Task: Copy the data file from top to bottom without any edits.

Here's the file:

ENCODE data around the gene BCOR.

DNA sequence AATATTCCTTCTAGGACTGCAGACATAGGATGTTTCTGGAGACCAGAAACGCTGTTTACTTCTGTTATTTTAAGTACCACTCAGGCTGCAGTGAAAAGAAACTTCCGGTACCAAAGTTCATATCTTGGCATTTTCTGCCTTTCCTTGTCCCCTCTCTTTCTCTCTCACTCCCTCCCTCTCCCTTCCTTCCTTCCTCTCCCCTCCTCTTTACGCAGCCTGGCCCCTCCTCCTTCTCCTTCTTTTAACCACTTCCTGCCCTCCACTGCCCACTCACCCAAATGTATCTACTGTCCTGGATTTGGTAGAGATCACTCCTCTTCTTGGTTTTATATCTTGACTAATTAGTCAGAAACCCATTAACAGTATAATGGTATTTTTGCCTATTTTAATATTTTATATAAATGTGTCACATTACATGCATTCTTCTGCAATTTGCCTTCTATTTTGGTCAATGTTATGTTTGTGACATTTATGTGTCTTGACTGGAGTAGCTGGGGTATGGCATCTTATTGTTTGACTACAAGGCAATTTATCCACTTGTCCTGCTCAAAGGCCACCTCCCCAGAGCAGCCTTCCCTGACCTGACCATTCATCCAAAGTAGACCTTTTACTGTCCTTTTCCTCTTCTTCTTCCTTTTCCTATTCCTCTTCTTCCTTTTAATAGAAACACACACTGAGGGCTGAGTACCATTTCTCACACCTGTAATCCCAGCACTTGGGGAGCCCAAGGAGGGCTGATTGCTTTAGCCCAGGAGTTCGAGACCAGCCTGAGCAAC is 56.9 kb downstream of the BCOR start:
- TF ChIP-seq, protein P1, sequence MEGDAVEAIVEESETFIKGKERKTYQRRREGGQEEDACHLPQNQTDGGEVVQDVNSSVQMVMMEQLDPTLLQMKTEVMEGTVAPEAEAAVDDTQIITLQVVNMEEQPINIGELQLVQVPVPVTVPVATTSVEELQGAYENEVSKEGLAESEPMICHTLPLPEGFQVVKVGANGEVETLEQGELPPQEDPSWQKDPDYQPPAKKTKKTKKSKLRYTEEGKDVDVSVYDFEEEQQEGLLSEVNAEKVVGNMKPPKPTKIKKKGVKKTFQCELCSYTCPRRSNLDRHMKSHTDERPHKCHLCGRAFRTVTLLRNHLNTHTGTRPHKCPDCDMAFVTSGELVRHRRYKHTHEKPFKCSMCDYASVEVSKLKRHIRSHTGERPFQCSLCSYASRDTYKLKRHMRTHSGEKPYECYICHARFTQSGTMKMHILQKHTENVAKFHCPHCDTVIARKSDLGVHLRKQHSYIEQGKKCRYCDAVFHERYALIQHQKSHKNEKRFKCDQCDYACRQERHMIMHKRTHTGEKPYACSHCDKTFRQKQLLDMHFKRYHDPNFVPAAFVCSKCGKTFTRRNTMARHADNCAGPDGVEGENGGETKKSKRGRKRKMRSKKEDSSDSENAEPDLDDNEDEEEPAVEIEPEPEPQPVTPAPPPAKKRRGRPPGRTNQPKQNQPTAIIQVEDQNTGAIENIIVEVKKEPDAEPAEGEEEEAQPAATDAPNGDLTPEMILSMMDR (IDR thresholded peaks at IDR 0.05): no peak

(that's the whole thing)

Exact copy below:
ENCODE data around the gene BCOR.

DNA sequence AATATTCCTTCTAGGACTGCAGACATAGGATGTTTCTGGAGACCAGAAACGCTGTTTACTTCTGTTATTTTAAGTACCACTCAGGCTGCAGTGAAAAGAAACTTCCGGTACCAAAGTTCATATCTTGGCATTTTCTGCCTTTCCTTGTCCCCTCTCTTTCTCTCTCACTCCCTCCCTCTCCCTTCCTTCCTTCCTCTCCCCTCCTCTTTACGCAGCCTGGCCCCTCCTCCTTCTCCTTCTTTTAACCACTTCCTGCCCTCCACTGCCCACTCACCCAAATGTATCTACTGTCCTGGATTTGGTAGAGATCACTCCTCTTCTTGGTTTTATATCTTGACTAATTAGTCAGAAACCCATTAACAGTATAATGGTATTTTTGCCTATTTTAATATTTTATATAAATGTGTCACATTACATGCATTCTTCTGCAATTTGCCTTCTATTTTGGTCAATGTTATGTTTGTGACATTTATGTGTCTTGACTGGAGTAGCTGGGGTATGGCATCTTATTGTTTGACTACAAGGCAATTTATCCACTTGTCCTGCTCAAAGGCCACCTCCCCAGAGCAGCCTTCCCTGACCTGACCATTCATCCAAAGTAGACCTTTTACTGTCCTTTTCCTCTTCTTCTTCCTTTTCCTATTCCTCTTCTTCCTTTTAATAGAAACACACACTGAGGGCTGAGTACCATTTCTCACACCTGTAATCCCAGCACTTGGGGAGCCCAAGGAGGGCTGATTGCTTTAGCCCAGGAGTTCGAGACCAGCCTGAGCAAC is 56.9 kb downstream of the BCOR start:
- TF ChIP-seq, protein P1, sequence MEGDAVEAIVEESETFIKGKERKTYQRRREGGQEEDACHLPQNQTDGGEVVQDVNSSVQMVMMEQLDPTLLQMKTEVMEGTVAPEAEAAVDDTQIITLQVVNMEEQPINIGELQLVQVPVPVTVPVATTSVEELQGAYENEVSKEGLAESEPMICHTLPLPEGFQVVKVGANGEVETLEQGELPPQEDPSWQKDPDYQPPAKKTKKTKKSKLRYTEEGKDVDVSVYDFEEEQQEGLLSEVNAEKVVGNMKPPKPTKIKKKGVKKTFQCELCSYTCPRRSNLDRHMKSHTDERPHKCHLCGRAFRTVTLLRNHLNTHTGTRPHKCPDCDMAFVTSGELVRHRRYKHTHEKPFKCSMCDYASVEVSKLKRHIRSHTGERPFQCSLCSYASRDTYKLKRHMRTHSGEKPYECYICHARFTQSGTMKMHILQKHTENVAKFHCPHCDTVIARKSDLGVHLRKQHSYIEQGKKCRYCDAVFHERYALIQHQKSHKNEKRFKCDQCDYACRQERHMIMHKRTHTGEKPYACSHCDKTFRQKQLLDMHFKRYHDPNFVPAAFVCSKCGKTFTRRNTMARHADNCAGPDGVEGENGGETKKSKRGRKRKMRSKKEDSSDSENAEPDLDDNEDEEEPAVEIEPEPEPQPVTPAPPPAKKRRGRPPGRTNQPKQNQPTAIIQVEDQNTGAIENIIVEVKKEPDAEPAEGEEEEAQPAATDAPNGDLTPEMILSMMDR (IDR thresholded peaks at IDR 0.05): no peak